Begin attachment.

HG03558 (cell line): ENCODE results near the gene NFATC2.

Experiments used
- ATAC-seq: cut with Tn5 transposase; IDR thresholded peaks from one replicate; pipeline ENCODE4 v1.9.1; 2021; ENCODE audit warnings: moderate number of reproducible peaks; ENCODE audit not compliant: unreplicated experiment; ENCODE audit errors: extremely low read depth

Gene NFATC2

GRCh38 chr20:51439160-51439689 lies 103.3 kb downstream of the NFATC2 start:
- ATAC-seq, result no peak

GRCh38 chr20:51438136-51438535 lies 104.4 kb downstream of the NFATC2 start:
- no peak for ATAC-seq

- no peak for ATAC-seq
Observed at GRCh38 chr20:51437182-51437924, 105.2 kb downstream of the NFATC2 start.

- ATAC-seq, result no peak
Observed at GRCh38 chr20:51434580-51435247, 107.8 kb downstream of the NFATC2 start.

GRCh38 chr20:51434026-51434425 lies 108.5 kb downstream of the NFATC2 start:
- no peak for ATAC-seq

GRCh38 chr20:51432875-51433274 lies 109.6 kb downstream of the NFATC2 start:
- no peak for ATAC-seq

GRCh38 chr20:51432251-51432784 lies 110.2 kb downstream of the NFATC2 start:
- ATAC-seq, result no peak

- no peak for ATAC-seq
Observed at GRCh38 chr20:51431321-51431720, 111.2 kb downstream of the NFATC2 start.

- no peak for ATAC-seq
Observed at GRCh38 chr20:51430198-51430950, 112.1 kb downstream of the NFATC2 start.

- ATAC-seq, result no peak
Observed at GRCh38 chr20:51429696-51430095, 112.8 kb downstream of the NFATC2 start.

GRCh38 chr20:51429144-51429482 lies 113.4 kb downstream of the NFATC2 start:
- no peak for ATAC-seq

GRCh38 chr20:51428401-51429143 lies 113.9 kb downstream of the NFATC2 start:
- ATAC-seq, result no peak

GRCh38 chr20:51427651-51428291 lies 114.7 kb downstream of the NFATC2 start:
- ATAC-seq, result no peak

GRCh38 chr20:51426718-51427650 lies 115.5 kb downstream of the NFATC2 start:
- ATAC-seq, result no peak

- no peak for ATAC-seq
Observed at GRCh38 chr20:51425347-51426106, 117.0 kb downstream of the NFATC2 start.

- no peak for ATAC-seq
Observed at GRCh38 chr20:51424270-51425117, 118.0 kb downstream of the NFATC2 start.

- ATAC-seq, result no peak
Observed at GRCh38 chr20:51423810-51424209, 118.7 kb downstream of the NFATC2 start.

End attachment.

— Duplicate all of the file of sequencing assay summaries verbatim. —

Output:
HG03558 (cell line): ENCODE results near the gene NFATC2.

Experiments used
- ATAC-seq: cut with Tn5 transposase; IDR thresholded peaks from one replicate; pipeline ENCODE4 v1.9.1; 2021; ENCODE audit warnings: moderate number of reproducible peaks; ENCODE audit not compliant: unreplicated experiment; ENCODE audit errors: extremely low read depth

Gene NFATC2

GRCh38 chr20:51439160-51439689 lies 103.3 kb downstream of the NFATC2 start:
- ATAC-seq, result no peak

GRCh38 chr20:51438136-51438535 lies 104.4 kb downstream of the NFATC2 start:
- no peak for ATAC-seq

- no peak for ATAC-seq
Observed at GRCh38 chr20:51437182-51437924, 105.2 kb downstream of the NFATC2 start.

- ATAC-seq, result no peak
Observed at GRCh38 chr20:51434580-51435247, 107.8 kb downstream of the NFATC2 start.

GRCh38 chr20:51434026-51434425 lies 108.5 kb downstream of the NFATC2 start:
- no peak for ATAC-seq

GRCh38 chr20:51432875-51433274 lies 109.6 kb downstream of the NFATC2 start:
- no peak for ATAC-seq

GRCh38 chr20:51432251-51432784 lies 110.2 kb downstream of the NFATC2 start:
- ATAC-seq, result no peak

- no peak for ATAC-seq
Observed at GRCh38 chr20:51431321-51431720, 111.2 kb downstream of the NFATC2 start.

- no peak for ATAC-seq
Observed at GRCh38 chr20:51430198-51430950, 112.1 kb downstream of the NFATC2 start.

- ATAC-seq, result no peak
Observed at GRCh38 chr20:51429696-51430095, 112.8 kb downstream of the NFATC2 start.

GRCh38 chr20:51429144-51429482 lies 113.4 kb downstream of the NFATC2 start:
- no peak for ATAC-seq

GRCh38 chr20:51428401-51429143 lies 113.9 kb downstream of the NFATC2 start:
- ATAC-seq, result no peak

GRCh38 chr20:51427651-51428291 lies 114.7 kb downstream of the NFATC2 start:
- ATAC-seq, result no peak

GRCh38 chr20:51426718-51427650 lies 115.5 kb downstream of the NFATC2 start:
- ATAC-seq, result no peak

- no peak for ATAC-seq
Observed at GRCh38 chr20:51425347-51426106, 117.0 kb downstream of the NFATC2 start.

- no peak for ATAC-seq
Observed at GRCh38 chr20:51424270-51425117, 118.0 kb downstream of the NFATC2 start.

- ATAC-seq, result no peak
Observed at GRCh38 chr20:51423810-51424209, 118.7 kb downstream of the NFATC2 start.